Lactose intolerance is often blamed for tummy troubles in children who drink cow milk, but the truth is lactose intolerance is uncommon across all populations before 2 or 3 years of age. Read on for more about lactose – and what might really be causing the symptoms.
By Dr. Annie Salsberg, ND
All lactose is created equal
Lactose is made up of two simple sugars, glucose and galactose. No matter what the milk source – cow, goat or human – the lactose it contains is molecularly identical. The lactose in KABRITA Goat Milk Formula comes from cow milk, which is molecularly identical to lactose found in goat or breast milk.
Lactose intolerance in young children is uncommon
Both galactosemia and congenital lactase deficiency, also called congenital alactasia, are rare disorders in which infants are unable to break down lactose in breast milk or formula. Most infants produce lactase in order to digest lactose provided by their mother’s breast milk.
Lactose intolerance attributable to the relative or absolute absence of the lactase enzyme that develops at various ages in different racial groups is uncommon across all populations before 2 or 3 years of age.
Temporary lactose intolerance is possible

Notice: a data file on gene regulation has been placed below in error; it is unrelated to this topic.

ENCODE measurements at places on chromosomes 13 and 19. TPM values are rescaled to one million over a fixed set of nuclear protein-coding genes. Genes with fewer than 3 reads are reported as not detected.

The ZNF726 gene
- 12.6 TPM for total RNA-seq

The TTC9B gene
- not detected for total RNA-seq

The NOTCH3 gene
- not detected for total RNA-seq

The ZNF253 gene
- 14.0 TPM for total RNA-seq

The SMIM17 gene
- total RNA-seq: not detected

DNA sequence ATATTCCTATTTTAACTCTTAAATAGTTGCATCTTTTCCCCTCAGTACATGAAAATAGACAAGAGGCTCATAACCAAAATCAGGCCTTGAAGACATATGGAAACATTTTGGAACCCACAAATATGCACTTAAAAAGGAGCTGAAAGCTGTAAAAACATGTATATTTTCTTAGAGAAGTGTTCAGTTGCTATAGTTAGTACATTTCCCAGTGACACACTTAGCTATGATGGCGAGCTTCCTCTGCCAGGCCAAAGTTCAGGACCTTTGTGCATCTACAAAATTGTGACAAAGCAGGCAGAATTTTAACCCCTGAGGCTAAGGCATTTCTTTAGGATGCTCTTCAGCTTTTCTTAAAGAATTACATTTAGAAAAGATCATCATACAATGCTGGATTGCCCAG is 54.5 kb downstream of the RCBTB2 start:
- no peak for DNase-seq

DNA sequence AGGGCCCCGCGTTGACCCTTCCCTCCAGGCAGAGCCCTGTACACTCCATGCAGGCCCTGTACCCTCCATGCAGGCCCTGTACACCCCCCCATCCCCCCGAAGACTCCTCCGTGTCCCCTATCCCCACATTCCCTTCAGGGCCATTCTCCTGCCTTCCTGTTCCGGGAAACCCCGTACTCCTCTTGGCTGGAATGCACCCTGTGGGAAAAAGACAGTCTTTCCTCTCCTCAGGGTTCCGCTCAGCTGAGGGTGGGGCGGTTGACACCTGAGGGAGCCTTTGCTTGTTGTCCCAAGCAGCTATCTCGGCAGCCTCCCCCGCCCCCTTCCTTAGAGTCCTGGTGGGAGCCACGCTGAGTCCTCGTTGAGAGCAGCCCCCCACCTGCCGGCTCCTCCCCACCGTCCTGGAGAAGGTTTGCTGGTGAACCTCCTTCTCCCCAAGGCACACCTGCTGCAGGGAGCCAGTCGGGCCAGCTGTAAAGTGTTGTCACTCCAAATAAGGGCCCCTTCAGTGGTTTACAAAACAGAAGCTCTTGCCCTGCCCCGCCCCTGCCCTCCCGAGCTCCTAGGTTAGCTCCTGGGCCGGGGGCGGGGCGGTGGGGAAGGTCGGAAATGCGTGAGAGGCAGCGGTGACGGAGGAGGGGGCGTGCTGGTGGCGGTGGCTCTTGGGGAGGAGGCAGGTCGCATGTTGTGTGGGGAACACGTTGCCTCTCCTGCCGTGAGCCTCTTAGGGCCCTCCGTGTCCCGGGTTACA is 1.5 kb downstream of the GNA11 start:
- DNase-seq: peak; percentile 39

While congenital lactose intolerance is rare, it’s possible for children to develop a temporary intolerance (or “secondary lactose intolerance”) following infections that affect the gastrointestinal tract, such as Rotavirus. In this case, the intestinal lining returns to normal and the lactose intolerance generally resolves within three to four weeks.
Lactose intolerance may not be to blame for tummy trouble
Many parents diagnose their child’s uncomfortable symptoms as lactose intolerance when, often, the more appropriate term to use is cow milk sensitivity. Clinical and parental observation suggests that many children may have at least one symptom related to cow milk consumption.
Cow milk sensitivity may include mid to moderate symptoms such as bloating, gas, colic, diarrhea, constipation, recurrent ear infection, mucous congestion, and eczema. Goat milk is naturally easy to digest and may be a solution for children with cow milk sensitivity or those avoiding cow milk.
Lactose intolerance should also not be confused with cow milk protein allergy (CMPA). Cow milk protein allergy is an allergic reaction to the protein components in milk, not the sugar. Individuals with cow milk protein allergy (CMPA) usually must avoid all milk products, including goat milk.
While lactose intolerance becomes more common in adults and older children, it may not be to blame for tummy troubles in early childhood. By understanding nutrition and the role of food in the body, it’s easier to ensure we choose the right solutions for our families.
Dr. Annie Salsberg is a board-certified naturopathic physician and Nutritional Science and Education Manager at KABRITA.